If you’re looking to access one of your files by clicking on a URL instead of navigating through your Files app, you can copy a link to that file using the Share sheet on iOS.
When you’re in the Files app, tap and hold on a file for a brief moment to reveal the popover dialog (usually with options for Copy, Paste, and Share, but more within Files).
Tap Share, then from the Share sheet, look in the bottom row of action extensions for Add People with a circular avatar of a person and a + sign.
From that “Add People” menu that pops up, tap Copy Link.
Alternately, tap the Share Options menu on the bottom to enter a submenu and select Who Can Access the file – either “Only people you invite” or “Anyone with the link” – as well as adjust their Permission level – whether they “Can make changes” or if you want the document to be “View only”. Then go back and copy the link.
This next menu is a slightly confusing step, but here you’re able to Add People using email addresses or phone numbers – but instead of adding anyone, you can just hit Copy Link and save the URL of the iCloud file to your clipboard so you can can paste it anywhere else.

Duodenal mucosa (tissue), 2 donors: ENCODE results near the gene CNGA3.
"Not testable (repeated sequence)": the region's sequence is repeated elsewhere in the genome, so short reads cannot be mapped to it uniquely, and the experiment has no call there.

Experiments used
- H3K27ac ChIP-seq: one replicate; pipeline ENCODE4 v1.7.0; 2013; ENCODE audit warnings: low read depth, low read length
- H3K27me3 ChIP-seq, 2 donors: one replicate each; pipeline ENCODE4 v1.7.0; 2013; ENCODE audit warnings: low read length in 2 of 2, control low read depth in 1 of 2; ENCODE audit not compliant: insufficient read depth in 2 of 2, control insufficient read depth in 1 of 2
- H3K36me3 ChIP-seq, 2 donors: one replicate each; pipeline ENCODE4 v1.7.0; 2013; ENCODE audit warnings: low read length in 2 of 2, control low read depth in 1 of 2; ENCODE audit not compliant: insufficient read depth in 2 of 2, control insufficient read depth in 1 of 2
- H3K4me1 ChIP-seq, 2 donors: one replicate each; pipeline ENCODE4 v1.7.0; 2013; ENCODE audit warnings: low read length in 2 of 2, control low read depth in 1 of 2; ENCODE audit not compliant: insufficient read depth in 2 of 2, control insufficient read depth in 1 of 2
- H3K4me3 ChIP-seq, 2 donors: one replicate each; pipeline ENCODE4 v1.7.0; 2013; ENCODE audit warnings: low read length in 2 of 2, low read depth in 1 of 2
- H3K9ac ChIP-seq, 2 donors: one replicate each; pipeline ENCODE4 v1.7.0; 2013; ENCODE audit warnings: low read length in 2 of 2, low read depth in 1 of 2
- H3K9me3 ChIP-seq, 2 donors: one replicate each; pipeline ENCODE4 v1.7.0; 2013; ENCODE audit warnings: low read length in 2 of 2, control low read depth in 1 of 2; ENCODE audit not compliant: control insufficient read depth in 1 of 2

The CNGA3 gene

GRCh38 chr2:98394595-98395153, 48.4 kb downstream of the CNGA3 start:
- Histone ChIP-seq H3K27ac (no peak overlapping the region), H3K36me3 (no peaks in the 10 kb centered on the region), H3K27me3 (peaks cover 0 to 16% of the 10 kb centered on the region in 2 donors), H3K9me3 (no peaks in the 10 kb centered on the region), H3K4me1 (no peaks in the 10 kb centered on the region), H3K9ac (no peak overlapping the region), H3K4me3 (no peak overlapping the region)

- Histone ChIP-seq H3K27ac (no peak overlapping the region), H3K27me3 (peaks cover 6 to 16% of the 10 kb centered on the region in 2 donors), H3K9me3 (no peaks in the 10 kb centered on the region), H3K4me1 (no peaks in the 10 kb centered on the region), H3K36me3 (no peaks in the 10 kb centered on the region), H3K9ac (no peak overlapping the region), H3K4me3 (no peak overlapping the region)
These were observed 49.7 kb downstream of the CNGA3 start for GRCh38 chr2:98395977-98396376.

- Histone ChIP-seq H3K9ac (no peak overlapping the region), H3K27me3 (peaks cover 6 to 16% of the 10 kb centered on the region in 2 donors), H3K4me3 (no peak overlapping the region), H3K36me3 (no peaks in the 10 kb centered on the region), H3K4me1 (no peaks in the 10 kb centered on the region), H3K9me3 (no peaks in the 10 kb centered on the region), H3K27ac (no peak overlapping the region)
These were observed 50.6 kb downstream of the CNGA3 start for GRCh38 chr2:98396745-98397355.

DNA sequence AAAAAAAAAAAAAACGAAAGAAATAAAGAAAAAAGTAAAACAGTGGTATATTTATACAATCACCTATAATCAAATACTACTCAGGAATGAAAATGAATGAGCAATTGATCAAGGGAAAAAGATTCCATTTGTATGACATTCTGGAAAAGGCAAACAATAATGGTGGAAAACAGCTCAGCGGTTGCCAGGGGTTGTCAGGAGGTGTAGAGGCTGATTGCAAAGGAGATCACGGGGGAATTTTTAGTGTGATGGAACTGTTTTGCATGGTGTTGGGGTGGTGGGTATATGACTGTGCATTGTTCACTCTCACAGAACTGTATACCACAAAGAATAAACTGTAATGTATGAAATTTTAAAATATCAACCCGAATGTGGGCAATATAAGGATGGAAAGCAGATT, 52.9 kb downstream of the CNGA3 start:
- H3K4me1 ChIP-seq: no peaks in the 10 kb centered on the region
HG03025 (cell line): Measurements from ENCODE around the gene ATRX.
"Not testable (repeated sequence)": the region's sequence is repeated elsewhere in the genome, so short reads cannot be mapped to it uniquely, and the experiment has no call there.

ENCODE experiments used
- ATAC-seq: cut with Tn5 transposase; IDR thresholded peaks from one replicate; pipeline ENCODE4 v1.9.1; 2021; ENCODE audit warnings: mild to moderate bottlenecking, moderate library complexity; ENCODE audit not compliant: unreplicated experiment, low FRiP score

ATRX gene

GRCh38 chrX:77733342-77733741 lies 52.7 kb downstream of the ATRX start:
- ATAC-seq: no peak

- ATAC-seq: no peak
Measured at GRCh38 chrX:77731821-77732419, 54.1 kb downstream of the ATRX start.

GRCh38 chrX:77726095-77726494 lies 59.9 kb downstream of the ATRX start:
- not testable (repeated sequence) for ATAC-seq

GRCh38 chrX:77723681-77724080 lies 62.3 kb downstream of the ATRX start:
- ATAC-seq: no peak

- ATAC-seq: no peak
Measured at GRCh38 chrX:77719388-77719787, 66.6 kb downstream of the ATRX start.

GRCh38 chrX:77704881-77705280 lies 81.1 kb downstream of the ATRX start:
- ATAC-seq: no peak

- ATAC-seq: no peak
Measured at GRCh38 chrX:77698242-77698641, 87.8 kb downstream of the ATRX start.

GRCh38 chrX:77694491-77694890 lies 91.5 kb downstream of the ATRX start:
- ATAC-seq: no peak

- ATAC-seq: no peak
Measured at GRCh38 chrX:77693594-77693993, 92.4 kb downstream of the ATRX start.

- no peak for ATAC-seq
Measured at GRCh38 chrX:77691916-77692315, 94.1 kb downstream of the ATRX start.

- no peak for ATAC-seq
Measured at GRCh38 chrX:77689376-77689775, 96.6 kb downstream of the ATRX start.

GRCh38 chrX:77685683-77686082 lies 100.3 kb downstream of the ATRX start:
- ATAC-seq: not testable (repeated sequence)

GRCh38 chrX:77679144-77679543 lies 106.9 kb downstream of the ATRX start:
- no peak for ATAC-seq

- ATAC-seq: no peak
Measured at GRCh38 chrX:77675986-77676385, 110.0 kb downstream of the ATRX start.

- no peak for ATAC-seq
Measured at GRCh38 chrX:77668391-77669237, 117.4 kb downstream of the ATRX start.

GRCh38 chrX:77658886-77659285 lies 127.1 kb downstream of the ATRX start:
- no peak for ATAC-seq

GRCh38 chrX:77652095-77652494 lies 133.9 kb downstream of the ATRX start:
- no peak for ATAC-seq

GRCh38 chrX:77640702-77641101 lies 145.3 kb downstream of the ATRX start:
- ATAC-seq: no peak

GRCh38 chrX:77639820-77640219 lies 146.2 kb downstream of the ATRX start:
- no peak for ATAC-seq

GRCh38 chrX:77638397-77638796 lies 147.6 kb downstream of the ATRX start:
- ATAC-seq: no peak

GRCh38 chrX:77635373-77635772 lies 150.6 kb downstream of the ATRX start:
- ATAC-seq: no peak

This iCloud URL – something like https://www.icloud.com/iclouddrive/0gfR5JXx_XnSXcxyfuQKTtYDw#Ulysses_automation – can act as a deep link into the Files app to that file directly, which you can use elsewhere as a quick way to jump to that file at a moment’s notice.
Plus, these deep links are private to your account – sharing them with others will generate an error message that says “Document Unavailable: the owner stopped sharing, or you don’t have permission to open it.” So no worries about exposing your personal data to the world.
I personally use these in my task manager Things in the notes of my tasks when I want to reference a file later, but these could work in the notes of Reminders, in emails to yourself, or as bookmarks in apps like Launch Center Pro for an accessible quick action.
I should also note – right now there is an action called Get Link to File in Shortcuts, but this seems to activate MailDrop and upload the file to a location that’s shareable with anyone. In addition, it failed for me on Pages documents which are technically a bundle.
In a future version of Shortcuts, I’d like to see the Get Link to File action updated with parameters for the same Share options, the ability to Add People, and a private Copy Link option with the same functionality found in Files.
Why iCloud links matter
Overall, generating these types of deep links is important to the level of control Apple users can have over their iOS device – by having quick access to the Universal Resource Locater of the file, they can… locate the resource from any part of the device universe.
That direct connection to your documents means less wasted time, more accuracy and agreement on where something lives, and the ability to script away their pocket computers.
This article is the manual version, including at least one hoop to jump through – I’m hoping for a day when something like Siri Shortcuts accounts for all these types of actions and makes my use of iOS devices truly automated.